Dating is a bit intimidating for most people. But if you are an anxious person, dating is more than intimidating—it can be downright painful and terrifying. Most people with anxiety have difficulty dealing with uncertainty. And dating, for all its glory, is rife with uncertainty. After all, you are getting to know one another, and it’s uncertain if you will have a connection or not.
In order to deal with the anxiety, your instinct might be to avoid dating altogether. You put off making definite plans. You find yourself shutting down, finding faults with your potential date, or losing interest in the idea of going out with him or her. Your anxiety may cause you to criticize yourself and doubt in your ability to face your fears. Fear tends to erase our memory—we forget all of the times we’ve succeeded in challenging our anxiety. Think back to instances when you’ve faced your anxiety and it’s turned out well. Remind yourself that you have what it takes.
The next way to help deal with the uncertainty of those first few dates is to reframe your anxiety. Often anxiety takes center stage, and it feels overwhelming, so it’s hard to pay attention to the rest of your feelings. If you could focus on other emotions besides the anxiety, what would you find? Perhaps you’d notice a small degree of excitement? Maybe a sense of hopefulness about the possibility of dating this person? Remember, anxiety is persistent and loud. Don’t let it fool you into thinking it’s the only real emotion you have about dating!
Anxiety-prone people often face the idea of too much pressure on dates. There is (often self-imposed) pressure to be witty, to be talkative (but not too talkative), to ask questions, to make fun plans, to look good, to show your best self. All of that worry can weigh you down and prevent you from really being yourself on dates. I will tell you a secret, though: Your date wants to impress you, too. Conversation is a two-way street, and it's a 50/50 deal. Imagine taking all of the pressure you feel and giving half of it to your date. Rather than focus on having such high expectations of yourself, pay attention to getting to know him or her, learning how he or she respond to your interests and questions, and seeing if he or she is someone you are interested in getting to know more.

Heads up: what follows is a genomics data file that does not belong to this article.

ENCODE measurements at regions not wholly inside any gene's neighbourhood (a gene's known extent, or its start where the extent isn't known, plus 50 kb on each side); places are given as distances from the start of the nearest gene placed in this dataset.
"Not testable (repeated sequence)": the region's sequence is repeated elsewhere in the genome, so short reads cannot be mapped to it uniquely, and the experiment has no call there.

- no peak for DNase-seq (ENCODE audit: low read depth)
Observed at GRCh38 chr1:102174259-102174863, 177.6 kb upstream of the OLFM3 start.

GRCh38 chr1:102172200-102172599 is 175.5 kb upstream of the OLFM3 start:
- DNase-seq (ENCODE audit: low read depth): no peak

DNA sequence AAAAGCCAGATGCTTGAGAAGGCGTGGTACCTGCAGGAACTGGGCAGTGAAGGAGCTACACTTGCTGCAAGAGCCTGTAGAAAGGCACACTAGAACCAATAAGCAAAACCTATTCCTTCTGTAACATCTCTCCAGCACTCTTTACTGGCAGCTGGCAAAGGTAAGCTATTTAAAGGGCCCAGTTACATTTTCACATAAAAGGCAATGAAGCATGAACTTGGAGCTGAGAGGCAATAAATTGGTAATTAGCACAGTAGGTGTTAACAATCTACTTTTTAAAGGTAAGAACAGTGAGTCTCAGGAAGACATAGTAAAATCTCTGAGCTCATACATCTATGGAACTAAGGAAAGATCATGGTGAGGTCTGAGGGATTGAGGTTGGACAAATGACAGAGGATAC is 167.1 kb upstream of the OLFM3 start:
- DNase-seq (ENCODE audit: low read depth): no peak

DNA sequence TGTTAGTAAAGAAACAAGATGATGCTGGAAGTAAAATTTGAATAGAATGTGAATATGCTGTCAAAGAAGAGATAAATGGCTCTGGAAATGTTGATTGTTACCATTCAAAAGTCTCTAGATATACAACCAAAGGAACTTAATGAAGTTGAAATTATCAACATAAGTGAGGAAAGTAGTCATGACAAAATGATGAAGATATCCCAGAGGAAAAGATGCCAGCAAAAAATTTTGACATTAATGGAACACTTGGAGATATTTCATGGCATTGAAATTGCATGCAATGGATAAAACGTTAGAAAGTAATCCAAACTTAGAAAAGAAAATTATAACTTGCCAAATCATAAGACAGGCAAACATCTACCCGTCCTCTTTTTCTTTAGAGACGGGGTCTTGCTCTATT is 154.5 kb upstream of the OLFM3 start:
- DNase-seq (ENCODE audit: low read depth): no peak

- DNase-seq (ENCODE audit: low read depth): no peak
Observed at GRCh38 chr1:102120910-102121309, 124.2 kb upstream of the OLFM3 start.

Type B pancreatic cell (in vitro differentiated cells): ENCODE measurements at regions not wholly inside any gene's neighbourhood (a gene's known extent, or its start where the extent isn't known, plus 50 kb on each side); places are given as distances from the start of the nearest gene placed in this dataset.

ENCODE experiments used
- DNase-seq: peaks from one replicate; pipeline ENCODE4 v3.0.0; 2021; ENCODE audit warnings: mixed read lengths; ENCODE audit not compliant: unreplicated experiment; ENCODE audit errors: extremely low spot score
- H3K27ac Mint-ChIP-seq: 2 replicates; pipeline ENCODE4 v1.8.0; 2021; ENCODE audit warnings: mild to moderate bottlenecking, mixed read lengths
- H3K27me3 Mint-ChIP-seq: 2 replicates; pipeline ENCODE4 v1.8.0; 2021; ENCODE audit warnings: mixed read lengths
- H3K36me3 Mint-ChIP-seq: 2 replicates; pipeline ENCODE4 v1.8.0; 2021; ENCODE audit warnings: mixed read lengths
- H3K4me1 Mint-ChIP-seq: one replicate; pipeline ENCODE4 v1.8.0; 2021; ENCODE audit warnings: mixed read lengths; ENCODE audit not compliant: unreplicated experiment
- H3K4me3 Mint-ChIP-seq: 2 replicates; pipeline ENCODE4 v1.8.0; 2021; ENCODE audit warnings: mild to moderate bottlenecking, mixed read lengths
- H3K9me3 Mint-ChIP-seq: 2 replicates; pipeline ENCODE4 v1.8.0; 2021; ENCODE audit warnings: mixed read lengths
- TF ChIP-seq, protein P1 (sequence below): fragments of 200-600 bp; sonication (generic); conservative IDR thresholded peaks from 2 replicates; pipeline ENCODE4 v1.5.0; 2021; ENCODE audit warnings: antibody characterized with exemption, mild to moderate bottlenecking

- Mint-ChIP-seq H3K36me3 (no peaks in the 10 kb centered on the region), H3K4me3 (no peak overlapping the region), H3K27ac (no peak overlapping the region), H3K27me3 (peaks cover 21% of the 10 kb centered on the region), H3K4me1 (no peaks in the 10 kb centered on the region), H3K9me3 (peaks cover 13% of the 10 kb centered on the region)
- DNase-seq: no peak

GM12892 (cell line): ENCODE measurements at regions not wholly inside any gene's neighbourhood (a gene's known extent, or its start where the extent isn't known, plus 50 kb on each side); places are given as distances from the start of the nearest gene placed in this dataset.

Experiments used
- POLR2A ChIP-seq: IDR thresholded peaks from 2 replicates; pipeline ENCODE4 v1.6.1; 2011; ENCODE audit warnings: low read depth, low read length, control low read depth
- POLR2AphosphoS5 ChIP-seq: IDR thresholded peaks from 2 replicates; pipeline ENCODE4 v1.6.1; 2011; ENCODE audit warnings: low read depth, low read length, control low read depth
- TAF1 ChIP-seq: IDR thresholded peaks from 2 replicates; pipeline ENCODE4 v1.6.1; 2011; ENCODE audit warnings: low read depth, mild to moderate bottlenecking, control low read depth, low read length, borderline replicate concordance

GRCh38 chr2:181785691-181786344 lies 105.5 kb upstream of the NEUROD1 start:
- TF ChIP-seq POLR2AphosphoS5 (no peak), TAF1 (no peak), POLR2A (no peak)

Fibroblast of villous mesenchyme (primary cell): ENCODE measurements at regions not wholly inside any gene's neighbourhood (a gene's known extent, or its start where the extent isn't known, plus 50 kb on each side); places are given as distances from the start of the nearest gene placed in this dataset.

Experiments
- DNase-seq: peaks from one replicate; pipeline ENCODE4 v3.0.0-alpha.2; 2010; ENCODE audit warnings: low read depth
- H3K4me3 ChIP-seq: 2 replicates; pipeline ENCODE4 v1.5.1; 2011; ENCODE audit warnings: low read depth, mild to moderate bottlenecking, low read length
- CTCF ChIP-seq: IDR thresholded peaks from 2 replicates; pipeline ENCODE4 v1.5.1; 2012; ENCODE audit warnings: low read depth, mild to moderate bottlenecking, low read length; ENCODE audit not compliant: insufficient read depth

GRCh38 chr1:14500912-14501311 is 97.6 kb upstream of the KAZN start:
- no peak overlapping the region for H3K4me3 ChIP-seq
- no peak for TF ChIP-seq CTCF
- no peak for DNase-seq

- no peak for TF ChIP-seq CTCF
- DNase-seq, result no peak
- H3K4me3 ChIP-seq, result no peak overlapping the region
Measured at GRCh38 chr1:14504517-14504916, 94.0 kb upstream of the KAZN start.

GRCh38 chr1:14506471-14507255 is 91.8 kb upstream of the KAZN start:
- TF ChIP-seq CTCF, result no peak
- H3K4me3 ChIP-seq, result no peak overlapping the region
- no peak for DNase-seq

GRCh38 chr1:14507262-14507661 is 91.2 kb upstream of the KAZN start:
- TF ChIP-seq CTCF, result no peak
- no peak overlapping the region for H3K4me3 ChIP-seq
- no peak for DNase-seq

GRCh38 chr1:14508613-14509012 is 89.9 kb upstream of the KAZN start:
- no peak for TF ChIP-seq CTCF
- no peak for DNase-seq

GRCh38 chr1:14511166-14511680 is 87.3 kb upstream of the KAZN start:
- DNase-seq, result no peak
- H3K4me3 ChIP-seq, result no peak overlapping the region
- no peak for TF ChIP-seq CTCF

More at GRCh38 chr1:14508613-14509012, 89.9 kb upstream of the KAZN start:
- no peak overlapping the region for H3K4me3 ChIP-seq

Another area that concerns anxious daters is worry about the outcome of the date, or what could go wrong. First, consider the worst-case possibilities that could happen on your date. What comes to mind? Perhaps you worry they will reject you or judge you harshly. Perhaps they will not have a good time or will not be attracted to you. Ask yourself this: If my worse-case scenario came true, would it be the end of the world? How long would it bother me? Have I been able to deal with this in the past? If for some reason the worst-case scenario came true, would you really want to date that person? Usually, when a date doesn’t click, on some level it isn’t working for both people.
Now, here's the fun part! Imagine the best-case scenario. What are some of the benefits that could come from the date? Maybe you have an amazing time, learning things about yourself you never knew, or find you share similar passions with your date. Perhaps you build confidence in yourself. Maybe, just maybe, you discover love with this person that will last a lifetime.
Realistically, there's no way to know when love is waiting just around the corner. But one of the benefits of pushing yourself to date, despite your anxiety, is that practice makes it better. The more you expose yourself to the anxiety of dating, the less powerful the anxiety will become. And the more chances you give yourself to find lasting love.